Nevin Manimala Statistics

Older adults with schizophrenia and dementia: Analysis of a national dataset

Australas J Ageing. 2023 Mar 3. doi: 10.1111/ajag.13187. Online ahead of print.


OBJECTIVES: Individuals with schizophrenia develop dementia in late life at higher rates than the general population. This is arguably explained by high rates of chronic medical conditions and exposure to antipsychotic medications. This risk has implications for public health. We aimed to test this in a large New Zealand database.

METHODS: Participants in this study were New Zealanders aged 65 years or older who had an interRAI assessment completed during the study period (July 2013-June 2020). This cohort study analysed data from 168,780 individuals. The majority were European (87%), and mostly assessment was for home care (86%).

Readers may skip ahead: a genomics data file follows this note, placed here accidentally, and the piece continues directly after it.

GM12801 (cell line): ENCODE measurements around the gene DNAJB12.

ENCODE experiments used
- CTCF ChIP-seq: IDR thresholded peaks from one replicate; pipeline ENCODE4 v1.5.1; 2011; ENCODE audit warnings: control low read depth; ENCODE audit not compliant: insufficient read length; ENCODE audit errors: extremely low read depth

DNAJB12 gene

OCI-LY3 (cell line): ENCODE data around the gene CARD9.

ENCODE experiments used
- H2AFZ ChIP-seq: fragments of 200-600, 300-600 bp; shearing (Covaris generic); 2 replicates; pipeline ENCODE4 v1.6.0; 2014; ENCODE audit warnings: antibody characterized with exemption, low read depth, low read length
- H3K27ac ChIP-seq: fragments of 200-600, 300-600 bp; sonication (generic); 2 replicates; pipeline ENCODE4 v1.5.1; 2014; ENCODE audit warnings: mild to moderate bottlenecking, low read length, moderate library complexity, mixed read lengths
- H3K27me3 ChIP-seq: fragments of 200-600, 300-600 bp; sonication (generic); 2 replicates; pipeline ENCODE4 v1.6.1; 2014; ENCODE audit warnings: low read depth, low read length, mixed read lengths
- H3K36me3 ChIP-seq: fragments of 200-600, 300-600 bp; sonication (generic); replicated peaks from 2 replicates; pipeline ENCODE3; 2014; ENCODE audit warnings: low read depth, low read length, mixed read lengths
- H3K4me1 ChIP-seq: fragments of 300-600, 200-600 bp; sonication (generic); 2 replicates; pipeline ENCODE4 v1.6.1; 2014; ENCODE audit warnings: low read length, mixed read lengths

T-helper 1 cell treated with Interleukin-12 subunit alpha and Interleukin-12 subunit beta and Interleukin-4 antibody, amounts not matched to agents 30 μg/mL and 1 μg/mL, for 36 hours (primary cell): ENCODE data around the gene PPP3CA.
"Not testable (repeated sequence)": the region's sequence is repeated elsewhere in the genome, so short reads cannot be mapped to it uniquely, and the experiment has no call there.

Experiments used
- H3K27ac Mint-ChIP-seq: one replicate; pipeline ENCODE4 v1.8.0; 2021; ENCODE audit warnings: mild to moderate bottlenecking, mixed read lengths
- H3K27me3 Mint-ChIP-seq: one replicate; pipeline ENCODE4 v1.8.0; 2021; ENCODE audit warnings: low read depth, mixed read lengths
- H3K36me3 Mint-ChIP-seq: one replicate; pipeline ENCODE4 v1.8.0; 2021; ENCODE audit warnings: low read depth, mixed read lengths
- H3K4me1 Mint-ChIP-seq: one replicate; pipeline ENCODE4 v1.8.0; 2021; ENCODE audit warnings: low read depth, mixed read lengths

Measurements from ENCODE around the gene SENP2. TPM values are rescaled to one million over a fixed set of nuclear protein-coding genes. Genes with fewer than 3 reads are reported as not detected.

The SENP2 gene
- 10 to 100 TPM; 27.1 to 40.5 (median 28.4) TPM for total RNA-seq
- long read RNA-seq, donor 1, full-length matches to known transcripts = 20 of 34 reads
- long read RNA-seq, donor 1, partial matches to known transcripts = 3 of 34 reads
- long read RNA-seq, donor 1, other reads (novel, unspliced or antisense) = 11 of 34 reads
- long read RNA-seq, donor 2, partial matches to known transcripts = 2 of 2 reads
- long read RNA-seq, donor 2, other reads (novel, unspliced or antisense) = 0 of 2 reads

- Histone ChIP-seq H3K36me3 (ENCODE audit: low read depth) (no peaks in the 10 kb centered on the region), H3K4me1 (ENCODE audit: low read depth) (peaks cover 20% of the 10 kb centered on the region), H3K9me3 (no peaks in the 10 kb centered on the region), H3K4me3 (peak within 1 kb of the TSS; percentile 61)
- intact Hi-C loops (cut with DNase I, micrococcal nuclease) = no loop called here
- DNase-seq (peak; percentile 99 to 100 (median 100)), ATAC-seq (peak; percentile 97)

RESULTS: There were 2103 individuals with schizophrenia, 1.25% of the total sample, mean age of 75 years (±1.9) and 61% female. A minority of individuals with schizophrenia, 23%, also had a dementia diagnosis. At 82 years of age (±1.7) and 60% female, 25% of individuals without schizophrenia had a dementia diagnosis; the difference from rate of dementia in individuals with schizophrenia was not statistically significant.

CONCLUSIONS: These findings suggest that further study is needed about the processes that lead to dementia diagnoses in older individuals with schizophrenia.

PMID:36869573 | DOI:10.1111/ajag.13187

By Nevin Manimala

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